• The texture was very nice; the oatmeal provided more substance to the cookie and even though some of us had hesitations about whether oatmeal belonged in a traditional chocolate chip cookie, it was quite good.
  • So good. If you’re including technique suggestions, rolling these guys into balls really helped.
  • Who knew oatmeal could help so much?

And here’s the word on the web (leave a comment with a link if I missed your post!):

And here’s what they looked like in other people’s kitchens:

Ruth made Bubbe’s
Ruth tries Bubbe's.

And Jeff also made Bubbe’s
Jeff gives Bubbe's cookies a shot.

Then Domestic Ambitions made the Friendly Choco-Chippers . . .
Domestic Ambitions also tried the Friendly Choco-Chippers

. . . and also Sheila’s (nice collage-work, btw).
Domestic Ambitions makes Sheila's cookies.

Next up are the Kitten-Free (calls for exactly 0 kittens in the ingredient list, and the cleverness was simply adorable) as compared to the Family Secret recipe, the latter which did not seem to work out for Carly, who may have been too busy with Sunday’s NYTimes crossword to care.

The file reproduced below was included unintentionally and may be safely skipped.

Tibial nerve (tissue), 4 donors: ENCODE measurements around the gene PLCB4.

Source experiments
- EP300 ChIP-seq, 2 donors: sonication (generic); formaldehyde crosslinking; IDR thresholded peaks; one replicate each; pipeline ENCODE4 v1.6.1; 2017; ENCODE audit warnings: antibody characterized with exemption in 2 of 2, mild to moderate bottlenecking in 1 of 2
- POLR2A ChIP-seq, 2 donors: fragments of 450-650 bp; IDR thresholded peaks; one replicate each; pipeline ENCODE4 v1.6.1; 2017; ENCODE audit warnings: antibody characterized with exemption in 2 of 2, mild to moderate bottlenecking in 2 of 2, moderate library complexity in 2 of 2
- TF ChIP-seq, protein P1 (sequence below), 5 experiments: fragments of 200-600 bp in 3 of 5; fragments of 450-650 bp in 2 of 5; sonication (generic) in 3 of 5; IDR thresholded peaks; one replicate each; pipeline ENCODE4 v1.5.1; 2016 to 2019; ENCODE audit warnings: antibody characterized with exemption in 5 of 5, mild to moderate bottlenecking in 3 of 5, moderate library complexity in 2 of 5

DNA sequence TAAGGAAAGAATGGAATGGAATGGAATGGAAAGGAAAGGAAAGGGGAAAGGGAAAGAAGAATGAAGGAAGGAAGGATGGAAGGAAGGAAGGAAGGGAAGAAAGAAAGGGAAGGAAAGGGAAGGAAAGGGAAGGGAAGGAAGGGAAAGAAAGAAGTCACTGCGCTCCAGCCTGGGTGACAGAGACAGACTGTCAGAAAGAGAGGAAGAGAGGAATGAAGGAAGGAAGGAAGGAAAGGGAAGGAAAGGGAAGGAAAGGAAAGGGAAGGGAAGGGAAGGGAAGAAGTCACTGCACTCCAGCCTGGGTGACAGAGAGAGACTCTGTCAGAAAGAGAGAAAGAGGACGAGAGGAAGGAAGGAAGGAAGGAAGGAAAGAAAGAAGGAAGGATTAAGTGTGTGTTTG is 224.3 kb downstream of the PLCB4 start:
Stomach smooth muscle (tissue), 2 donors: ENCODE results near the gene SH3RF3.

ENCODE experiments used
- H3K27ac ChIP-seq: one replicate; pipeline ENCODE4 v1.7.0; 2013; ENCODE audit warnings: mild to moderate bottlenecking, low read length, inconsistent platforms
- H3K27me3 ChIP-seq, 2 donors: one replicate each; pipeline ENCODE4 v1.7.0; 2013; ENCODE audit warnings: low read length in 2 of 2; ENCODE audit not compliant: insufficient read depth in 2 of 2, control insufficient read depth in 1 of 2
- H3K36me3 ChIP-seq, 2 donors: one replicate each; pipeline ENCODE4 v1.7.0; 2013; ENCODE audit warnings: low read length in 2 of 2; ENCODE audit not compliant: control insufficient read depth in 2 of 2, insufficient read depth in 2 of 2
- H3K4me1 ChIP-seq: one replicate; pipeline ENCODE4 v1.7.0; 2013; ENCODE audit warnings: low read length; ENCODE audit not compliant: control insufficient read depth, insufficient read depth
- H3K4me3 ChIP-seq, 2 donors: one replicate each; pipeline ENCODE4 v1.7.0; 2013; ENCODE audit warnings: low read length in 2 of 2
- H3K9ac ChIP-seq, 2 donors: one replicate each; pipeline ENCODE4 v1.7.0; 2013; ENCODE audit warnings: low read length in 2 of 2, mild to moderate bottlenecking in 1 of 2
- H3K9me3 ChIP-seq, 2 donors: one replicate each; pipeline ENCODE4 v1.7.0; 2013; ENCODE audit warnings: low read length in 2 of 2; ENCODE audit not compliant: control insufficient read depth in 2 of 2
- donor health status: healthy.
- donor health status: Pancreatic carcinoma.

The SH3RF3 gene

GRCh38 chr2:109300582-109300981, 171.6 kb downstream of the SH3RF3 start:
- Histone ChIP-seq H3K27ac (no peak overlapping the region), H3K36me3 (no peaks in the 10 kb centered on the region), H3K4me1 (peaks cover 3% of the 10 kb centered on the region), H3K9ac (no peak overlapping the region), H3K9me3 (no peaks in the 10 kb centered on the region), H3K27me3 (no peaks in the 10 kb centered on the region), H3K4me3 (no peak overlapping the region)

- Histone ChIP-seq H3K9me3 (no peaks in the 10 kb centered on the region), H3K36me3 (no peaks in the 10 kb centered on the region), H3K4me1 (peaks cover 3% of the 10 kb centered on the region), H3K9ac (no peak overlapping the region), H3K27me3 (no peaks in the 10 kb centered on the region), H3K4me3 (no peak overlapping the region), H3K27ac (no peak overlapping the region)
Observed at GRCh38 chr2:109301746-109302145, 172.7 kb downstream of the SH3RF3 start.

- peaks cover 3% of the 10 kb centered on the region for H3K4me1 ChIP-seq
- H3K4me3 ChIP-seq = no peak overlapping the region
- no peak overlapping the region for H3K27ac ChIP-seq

Carly compares the Kitten-Free to the Family Secret chocolate chips cookies...

And lastly, there was the recipe that ended in “Mmm. Eat.” and Ruby’s Plan ahead cookies. I want to give Lisa mad props for this photo, it’s gorgeous.
Mmm Eat vs. Ruby's Plan-Aheaders (courtesy of Lisa)

And there you have it! Yet another Recipe Round-Robin, now with 200% more reader participation. Hooray! So I’m announcing a savoury recipe for July . . . any suggestions? I’m thinking summer-time BBQ dishes—pasta salad, seasoned hamburgers, probably not potato salad because there’s a huge tendency toward grossness and grossed-out taste-testers—but I bet comfort food will work regardless of the time of year. We’ll save fruitcake for December.